“Boldly Ventured Is Half Won” (Latin/ German proverb).
IN MARCH this year, four young Singapore organists embarked on an adventure to San Diego and Orange County, California. They took part in the American Guild of Organists (AGO) / Quimby Regional Competition for Young Organists.
The purpose of this US-based competition was to encourage organists below the age of 23 to pursue excellence, to gain performance experience and to receive recognition for their achievements. Beginning at the Chapter level, the winner for the Chapter would go on to the Regional Competition, and finally to the National competition in Minneapolis in 2007.
This was probably the first time that students from Singapore were involved in the competition. Christina Suresh (age 16), Victor Li (19), Melissa Goh (20) are organ students at the Methodist School of Music (MSM), while Angela Lim (19) is a student at the Nanyang Academy
of Fine Arts. All are members of the Singapore Chapter of the AGO (whose headquarters is located at Methodist School of Music), and are active organists in their respective church communities.
Victor is an organist at Barker Road Methodist Church and Telok Ayer Chinese Methodist Church, Melissa is a member and a former organ scholar of Paya Lebar Methodist Church, Christina is an organist at the Parish of Christchurch (Anglican), and Angela serves at the Cathedral of the Good Shepherd.
The Singapore team prepared tirelessly for the event, fuelled by the excitement of competing and performing on the same platform as their American peers. The required repertoire included three pieces: one by Bach, and one each from the Romantic and Contemporary composers, as well as a hymn with an appropriate introduction and two stanzas. Mastering the classical pieces was one thing, but the hymns proved to be a daunting challenge.
Though the team members are already practising church musicians, they nevertheless spent weeks polishing their hymn-playing skills, creating original introductions, interludes and alternate harmonies for inspiring hymn-singing. This regimen heightened the organists’ awareness to creative hymn playing – a skill that they would certainly put to good use in their roles as church organists. While preparing for the competition, the young people also visited various churches and concert hall organs to hone their ability to adapt to different instruments.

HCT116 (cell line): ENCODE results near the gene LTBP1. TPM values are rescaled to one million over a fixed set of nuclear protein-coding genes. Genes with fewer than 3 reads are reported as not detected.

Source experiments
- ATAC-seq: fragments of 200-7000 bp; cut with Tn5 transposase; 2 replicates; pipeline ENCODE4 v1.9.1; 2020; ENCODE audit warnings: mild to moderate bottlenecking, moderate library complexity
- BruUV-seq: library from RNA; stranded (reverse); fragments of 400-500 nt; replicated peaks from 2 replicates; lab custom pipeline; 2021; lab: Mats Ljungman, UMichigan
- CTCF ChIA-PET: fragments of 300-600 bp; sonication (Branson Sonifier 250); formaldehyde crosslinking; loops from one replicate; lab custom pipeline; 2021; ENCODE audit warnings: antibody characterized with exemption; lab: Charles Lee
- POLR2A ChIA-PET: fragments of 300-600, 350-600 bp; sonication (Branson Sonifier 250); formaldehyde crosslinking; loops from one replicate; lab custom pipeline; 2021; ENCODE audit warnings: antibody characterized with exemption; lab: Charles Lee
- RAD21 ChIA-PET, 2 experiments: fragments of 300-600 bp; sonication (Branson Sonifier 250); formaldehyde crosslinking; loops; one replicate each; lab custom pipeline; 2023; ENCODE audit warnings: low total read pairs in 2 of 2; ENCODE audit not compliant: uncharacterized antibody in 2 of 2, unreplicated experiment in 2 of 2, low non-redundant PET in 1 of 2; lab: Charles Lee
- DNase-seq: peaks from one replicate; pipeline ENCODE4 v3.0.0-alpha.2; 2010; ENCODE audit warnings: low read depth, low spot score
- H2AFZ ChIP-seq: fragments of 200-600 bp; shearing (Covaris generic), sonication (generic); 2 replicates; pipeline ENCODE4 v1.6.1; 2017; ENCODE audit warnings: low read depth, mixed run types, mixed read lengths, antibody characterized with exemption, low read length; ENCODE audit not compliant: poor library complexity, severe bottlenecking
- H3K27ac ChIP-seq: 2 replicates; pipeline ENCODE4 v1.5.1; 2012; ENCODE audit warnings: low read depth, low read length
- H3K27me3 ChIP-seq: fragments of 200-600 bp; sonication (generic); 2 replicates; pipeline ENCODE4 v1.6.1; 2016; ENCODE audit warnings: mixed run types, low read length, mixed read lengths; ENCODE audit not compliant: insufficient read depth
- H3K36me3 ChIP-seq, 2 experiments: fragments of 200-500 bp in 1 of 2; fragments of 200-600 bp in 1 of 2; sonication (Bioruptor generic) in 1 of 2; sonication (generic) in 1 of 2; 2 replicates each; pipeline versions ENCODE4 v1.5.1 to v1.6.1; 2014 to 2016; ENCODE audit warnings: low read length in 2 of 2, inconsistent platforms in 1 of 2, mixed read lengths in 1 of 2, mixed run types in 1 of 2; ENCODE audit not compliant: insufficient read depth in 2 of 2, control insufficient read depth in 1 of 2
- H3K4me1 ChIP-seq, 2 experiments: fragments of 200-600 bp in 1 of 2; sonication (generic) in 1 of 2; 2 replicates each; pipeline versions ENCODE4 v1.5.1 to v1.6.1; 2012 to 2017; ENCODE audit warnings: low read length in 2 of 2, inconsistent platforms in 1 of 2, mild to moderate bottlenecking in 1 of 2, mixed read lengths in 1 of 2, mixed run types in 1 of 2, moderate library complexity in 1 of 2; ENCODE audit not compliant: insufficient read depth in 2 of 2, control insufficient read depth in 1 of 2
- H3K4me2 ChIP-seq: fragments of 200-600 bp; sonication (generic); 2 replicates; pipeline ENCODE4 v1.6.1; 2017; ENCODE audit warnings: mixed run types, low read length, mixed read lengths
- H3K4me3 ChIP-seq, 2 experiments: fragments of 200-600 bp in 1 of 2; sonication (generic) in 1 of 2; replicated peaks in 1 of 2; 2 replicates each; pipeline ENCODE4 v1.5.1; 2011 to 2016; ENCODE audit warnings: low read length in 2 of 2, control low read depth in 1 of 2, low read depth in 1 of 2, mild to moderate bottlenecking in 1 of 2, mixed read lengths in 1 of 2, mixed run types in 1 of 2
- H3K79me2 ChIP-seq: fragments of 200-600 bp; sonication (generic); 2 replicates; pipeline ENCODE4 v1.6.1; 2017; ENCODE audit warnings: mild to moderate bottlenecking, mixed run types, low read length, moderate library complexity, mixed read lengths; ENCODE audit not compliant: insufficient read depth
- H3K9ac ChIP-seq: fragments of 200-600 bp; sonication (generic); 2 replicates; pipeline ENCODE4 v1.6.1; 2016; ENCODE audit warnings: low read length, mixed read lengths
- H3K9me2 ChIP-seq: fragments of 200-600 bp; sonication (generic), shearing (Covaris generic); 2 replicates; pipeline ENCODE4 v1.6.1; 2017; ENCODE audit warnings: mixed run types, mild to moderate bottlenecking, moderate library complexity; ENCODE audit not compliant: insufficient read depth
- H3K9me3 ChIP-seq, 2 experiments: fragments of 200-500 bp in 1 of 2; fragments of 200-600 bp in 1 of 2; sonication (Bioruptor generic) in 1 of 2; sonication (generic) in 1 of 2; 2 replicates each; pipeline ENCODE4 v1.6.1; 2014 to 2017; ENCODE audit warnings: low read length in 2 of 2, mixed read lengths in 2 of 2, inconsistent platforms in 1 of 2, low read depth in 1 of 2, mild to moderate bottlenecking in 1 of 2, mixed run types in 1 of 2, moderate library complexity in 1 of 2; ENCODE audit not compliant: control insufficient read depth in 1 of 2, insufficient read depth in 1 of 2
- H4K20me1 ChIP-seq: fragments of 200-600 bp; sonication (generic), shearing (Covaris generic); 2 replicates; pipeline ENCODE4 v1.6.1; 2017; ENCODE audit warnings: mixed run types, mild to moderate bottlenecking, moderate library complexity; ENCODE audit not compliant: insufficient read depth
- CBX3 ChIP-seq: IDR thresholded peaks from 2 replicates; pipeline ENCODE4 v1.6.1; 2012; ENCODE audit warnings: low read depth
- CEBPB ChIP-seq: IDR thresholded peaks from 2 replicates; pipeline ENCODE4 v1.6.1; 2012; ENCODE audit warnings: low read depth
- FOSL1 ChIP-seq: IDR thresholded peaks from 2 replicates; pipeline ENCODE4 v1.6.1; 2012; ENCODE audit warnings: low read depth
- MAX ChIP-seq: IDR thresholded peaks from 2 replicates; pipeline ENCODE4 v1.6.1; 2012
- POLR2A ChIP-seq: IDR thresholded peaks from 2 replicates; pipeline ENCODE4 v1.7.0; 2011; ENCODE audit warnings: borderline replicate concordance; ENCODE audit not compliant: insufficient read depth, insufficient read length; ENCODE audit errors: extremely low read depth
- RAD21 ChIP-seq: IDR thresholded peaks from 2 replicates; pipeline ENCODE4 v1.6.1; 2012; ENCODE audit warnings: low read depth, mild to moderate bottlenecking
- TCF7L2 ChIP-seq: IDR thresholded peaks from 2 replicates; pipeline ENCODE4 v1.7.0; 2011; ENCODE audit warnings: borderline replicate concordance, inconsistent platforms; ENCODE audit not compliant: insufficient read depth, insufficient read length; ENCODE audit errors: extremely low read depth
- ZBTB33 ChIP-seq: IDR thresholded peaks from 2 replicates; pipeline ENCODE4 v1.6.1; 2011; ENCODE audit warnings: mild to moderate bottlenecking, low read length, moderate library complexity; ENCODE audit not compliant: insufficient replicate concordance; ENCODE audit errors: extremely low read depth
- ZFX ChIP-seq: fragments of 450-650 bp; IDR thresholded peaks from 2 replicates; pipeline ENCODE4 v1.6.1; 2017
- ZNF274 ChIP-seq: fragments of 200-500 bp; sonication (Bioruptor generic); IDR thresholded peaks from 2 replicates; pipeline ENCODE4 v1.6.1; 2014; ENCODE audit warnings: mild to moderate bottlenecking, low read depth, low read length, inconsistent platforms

For the competition, lots were drawn to determine the order of the performance. The competitors were each alloted a mere three hours to set their stops and adapt to the instrument. The pipe organ at the San Diego Chapter competition (March 17) was a 3-manual Reuter organ (Christ Lutheran Church), while the one at the Orange County Chapter (March 24) was a 4-manual Wicks (First Evangelical Free Church in Fullerton). The judges were seated some distance away from the organ console and not allowed to view the names and faces of the competitors. Christina performed
in the San Diego competition and won the second prize. For the competition in Orange County, Melissa received the second prize, while Victor clinched the first prize. Victor will go on to the next round, the Regional Competition on June 23 in Irvine, California, the de facto representative of the Orange County Chapter (and Singapore!).
The group made side trips to other significant organ venues which deepened their love for organ music: in San Diego, they attended a concert at Balboa Park, home of the outdoor Spreckels organ. After the concert, they viewed the inside of the organ chamber and were invited to play the organ, much to the delight of the audience.
In Los Angeles, the group visited the First Congregational Church, reputed to have the largest church organ in the US (5 manuals, 345 ranks). Wayne Foster, the resident organist, invited the group to play on the mammoth instrument. Needless to say, the experience was breathtaking and memorable for all.
What an exciting time it was for everyone. There was obvious camaraderie amongst the students as they spurred and encouraged each other on. The team returned home enriched by their experiences in the US. Surely, only fruitfulness could result from such adventures.
We know that God will continue to lead and nurture these young, bright ones in their journey through the fields of organ and church music.
Kudos to a number of our local churches which readily avail their instruments for teaching and practice. These young people are like seeds; when planted and watered, they will surely bloom and bear fruit as they grow in their musical passion and service to the King of Kings!
Dr Evelyn Lim is the Organist/Lecturer at the Methodist School of Music.